Zero-knowledge proofs are at the cutting edge of cryptography that is advancing the ways in which blockchains can scale and achieve privacy. From this has emerged two similar technologies zkSNARKs and zkSTARKs.
Zero knowledge proofs achieve privacy by allowing one party to prove something to another party without disclosing the information necessary to prove it. The party that is proving something is called the prover, while the party that is making sure the information is correct is called the verifier.
For example, if you wanted to prove that you are over 18 years old you may use a driver’s license. However, doing so not only reveals information about your age but your name, date of birth, and a whole host of personal information. A zero-knowledge proof allows you to prove that you are indeed over 18 years old, without actually revealing any of the information on your driver’s license. In this case, you are the prover and the party you’re trying to prove your age to is the verifier.
Since only a proof needs to be sent and verified between parties rather than all the necessary information, this also increases scalability. While zero knowledge technology is still a work in progress the most well-known example is of Mina’s blockchain that is a tiny 22kb — roughly the size of a couple of tweets.
zkSNARK is an acronym where the first part stands for zero-knowledge, and the latter for Succinct Non-interactive Arguments of Knowledge.
zkSNARKs are small and efficient which allows them to have relatively fast times to create and verify proofs. The smaller proof size also requires less gas to verify when being published onto L1 by a rollup. In General, both zkSTARKs and zkSNARKs can dramatically increase the scalability of a blockchain when used with rollups as they can be used to verify the validity of a batch of transactions at once.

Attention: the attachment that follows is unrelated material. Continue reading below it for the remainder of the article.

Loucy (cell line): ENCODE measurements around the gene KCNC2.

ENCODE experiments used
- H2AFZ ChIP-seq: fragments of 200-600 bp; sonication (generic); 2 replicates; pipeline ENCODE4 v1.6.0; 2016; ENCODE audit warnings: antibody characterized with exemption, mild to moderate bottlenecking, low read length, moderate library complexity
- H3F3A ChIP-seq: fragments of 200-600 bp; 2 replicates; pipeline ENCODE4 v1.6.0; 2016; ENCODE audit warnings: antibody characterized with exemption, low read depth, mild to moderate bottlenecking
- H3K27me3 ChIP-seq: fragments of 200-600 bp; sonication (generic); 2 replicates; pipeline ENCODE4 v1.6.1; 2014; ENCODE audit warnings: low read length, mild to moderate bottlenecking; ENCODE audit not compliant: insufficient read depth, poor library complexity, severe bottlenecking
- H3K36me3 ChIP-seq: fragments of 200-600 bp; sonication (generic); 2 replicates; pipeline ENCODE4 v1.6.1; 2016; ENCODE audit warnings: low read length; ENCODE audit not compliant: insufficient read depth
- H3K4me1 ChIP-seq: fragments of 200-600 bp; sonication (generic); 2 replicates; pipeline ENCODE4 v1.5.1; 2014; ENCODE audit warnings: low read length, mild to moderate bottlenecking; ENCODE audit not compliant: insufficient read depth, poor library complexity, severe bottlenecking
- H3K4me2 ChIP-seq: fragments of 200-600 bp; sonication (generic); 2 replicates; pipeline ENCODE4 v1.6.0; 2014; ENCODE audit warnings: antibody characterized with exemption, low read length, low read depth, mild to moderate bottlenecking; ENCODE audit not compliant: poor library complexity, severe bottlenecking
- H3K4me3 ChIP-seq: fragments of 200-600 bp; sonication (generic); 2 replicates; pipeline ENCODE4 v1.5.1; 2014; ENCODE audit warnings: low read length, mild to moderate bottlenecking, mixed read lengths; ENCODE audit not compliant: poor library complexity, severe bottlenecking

Although, zkSNARKs do require trust assumptions as they need to agree upon a set of parameters for the trusted setup. This could create centralization as the zkSNARK setup is usually a closed process that involves a small group of people. If a party had access to the setup parameters they would be able to forge a zkSNARK proof and deceive the verifier into accepting a valid proof. Although, systems have recently emerged where zkSNARKs don’t require an initial trusted setup.
zkSNARKs are also assumed to be vulnerable to quantum attacks. Arguments of Knowledge in this instance assumes that the prover has limited computing power because theoretically, a prover that has sufficient computer power could convince a verifier of a false zkSNARK proof.
zkSTARK is an acronym where the latter part stands for Scalable Transparent Arguments of Knowledge.
While zkSTARKs are larger in size than zkSNARKs, the size of the proof doesn’t directly dictate how long it will take to generate — the type of computation is also a factor. The size is slightly inhibitive though as rollups using zkSTARKs require more gas to submit the proof to L1.
Although, zkSTARKs are quicker to generate than snarks. Both the prover and verification time for a zkSTARK increases at a slower rate than zkSNARKs when computation requirements increase — resulting in better scalability.
ZkSTARKs don’t require a trusted setup because they utilize randomness that is publicly verifiable to create the system. Unlike zkSNARKs, zkSTARKs are quantum-resistant due to the stronger cryptographic primitives used in their design, like collision-resistant hash functions, which is why their proof size is significantly larger than that of zkSNARKs. Thus, arguments of knowledge for zkSTARKs make no assumptions that prover computing power is limited.
Both zkSTARKs and zkSNARKs are cutting-edge cryptography that is pushing the boundaries of what is possible with blockchain scaling. As the technologies improve, along with hardware improvements, zero knowledge proofs will proliferate as the technology that underpins modular scaling and the future of blockchains as we know them.